“David Perlman was awarded the Sustained Achievement Award at the AGU Fall Meeting Honors Ceremony, which was held on December 10, 1997, in San Francisco, California. The award recognizes a journalist who has made significant, lasting, and consistent contributions to accurate reporting or writing on the geophysical sciences for the general public.
“David Perlman has been covering science for most of the 47 years the San Francisco Chronicle has employed him. First and foremost, however, Dave Perlman is a newspaperman. His science writing sense and style all flow from that.
“As a 12-year-old New York City boy, he saw the play, The Front Page. That did it. In his teens, he went about with a press card stuck in his hatband. At Columbia University, he edited the college daily newspaper. He served as a foreign correspondent in Europe after World War II. Also, he still recites from memory the play’s opening description of the residents of a Depression-era cop shop, a downtown pressroom where reporters hung out, awaiting word of murder, robbery, and scandal: ‘Seedy, catatonic Paul Reveres, full of strange oaths and a touch of childhood.’
“That is who he is: a reporter. A guy who covers the news, who has seen it all, who cares about truth and justice no matter how rotten things seem, and who stays up late, if necessary, to see some more.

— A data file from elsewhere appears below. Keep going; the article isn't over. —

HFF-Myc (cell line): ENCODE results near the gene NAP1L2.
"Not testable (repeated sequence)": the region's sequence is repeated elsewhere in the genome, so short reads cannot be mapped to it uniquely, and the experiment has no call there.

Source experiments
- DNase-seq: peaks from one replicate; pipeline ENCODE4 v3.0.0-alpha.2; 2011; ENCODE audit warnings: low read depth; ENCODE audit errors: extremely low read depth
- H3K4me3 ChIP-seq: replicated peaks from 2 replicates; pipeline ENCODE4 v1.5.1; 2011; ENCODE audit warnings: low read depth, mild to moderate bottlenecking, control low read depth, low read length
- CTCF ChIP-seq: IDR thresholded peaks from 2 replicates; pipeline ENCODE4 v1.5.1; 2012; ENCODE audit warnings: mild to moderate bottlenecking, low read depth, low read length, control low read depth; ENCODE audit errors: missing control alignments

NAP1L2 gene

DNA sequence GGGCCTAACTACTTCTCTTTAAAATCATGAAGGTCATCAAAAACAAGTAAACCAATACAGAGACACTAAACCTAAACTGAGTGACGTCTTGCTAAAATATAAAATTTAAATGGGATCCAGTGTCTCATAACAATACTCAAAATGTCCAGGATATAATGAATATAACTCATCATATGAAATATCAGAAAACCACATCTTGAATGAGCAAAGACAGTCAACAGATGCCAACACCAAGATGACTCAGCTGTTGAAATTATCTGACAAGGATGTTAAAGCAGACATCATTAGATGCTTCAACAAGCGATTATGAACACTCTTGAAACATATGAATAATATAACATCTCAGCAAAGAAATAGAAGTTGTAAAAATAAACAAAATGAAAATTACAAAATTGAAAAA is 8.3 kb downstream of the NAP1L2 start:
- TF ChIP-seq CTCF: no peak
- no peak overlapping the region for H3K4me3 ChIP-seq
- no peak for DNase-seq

“As a science writer, and for the most recent 30 years as the Chronicle’s science editor, he has shared with readers the latest research on restless plates in the Earth’s crust that give California the shakes, volcanic rumblings and eruptions, submarine geysers atop mid-ocean ridges, and probes to distant planets that enlighten us not only about other worlds but about our own blue orb too.
“He spreads the word on meteorites, radioisotope dating, and the Chicxulub planet crasher. He explains in plain English the difference between strike-slip and normal faulting, the elusive meaning of ‘magnitude’, and the common sense precautions that residents and officials should take to minimize damage and injury during natural disasters. When a large earthquake does occur, he not only reports what happened to what fault, but also keeps paramount that such things frighten, injure, and all too often kill people.
“But, Those are just the Earth sciences.
“‘Science’ at a newspaper can mean any story with words ending in -ology or -itis, or simply having more syllables than editors like to see. Dave does them all deftly, against deadlines imposed by breaking news, and with delight and wonder over the splendors of nature.